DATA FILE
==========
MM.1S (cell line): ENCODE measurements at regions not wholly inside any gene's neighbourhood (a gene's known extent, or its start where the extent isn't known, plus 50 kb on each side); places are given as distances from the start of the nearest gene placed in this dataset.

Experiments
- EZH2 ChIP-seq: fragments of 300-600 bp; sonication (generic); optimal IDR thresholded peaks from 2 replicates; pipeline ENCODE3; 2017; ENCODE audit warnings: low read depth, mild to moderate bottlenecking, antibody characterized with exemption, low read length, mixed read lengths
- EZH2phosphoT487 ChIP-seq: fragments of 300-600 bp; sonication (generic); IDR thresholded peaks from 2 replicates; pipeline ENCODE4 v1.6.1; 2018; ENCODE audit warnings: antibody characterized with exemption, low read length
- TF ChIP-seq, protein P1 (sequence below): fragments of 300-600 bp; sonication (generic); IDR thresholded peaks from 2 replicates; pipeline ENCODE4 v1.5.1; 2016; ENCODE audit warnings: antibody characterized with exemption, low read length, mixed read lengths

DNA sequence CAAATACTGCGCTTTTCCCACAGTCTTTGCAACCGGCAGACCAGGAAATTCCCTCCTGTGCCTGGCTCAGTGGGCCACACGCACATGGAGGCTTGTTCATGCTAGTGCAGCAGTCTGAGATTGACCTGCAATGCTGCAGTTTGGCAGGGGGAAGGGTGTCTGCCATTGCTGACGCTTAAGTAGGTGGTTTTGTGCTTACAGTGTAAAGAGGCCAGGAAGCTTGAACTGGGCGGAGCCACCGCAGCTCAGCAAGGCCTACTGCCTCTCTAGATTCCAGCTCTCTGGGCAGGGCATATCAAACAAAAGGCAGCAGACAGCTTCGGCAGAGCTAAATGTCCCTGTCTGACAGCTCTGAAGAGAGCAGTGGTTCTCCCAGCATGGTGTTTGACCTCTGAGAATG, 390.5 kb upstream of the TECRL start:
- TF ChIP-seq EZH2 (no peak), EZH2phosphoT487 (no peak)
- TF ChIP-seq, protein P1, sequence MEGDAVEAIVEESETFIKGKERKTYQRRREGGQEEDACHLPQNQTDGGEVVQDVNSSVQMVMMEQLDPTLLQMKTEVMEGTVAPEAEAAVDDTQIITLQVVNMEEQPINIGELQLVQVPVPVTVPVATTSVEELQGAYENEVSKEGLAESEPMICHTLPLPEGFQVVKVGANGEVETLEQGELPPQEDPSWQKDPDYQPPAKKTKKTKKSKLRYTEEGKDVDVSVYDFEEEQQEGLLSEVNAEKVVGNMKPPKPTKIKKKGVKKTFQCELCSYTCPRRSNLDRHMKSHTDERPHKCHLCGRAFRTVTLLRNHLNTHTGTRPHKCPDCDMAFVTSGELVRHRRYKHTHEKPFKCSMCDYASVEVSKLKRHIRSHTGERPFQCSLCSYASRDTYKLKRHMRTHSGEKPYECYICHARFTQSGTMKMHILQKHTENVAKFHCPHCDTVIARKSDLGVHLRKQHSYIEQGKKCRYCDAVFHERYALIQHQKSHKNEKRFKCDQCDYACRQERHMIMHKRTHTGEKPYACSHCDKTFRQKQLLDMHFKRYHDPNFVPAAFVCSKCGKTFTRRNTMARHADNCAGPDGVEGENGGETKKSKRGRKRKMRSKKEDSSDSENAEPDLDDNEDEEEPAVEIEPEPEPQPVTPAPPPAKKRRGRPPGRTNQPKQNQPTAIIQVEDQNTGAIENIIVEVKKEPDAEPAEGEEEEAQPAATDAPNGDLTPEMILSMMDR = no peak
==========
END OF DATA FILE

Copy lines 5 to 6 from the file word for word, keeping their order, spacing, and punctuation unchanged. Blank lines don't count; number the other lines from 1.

- TF ChIP-seq, protein P1 (sequence below): fragments of 300-600 bp; sonication (generic); IDR thresholded peaks from 2 replicates; pipeline ENCODE4 v1.5.1; 2016; ENCODE audit warnings: antibody characterized with exemption, low read length, mixed read lengths

DNA sequence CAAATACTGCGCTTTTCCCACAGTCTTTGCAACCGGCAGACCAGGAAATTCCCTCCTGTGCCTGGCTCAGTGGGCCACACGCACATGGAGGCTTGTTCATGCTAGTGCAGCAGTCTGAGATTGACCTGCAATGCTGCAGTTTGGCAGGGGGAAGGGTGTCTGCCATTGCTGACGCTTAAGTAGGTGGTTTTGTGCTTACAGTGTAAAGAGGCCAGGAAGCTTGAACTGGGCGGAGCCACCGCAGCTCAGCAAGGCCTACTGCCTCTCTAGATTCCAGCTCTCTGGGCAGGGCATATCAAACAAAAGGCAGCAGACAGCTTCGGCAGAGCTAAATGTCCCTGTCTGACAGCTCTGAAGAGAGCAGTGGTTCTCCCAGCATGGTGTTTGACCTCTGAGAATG, 390.5 kb upstream of the TECRL start: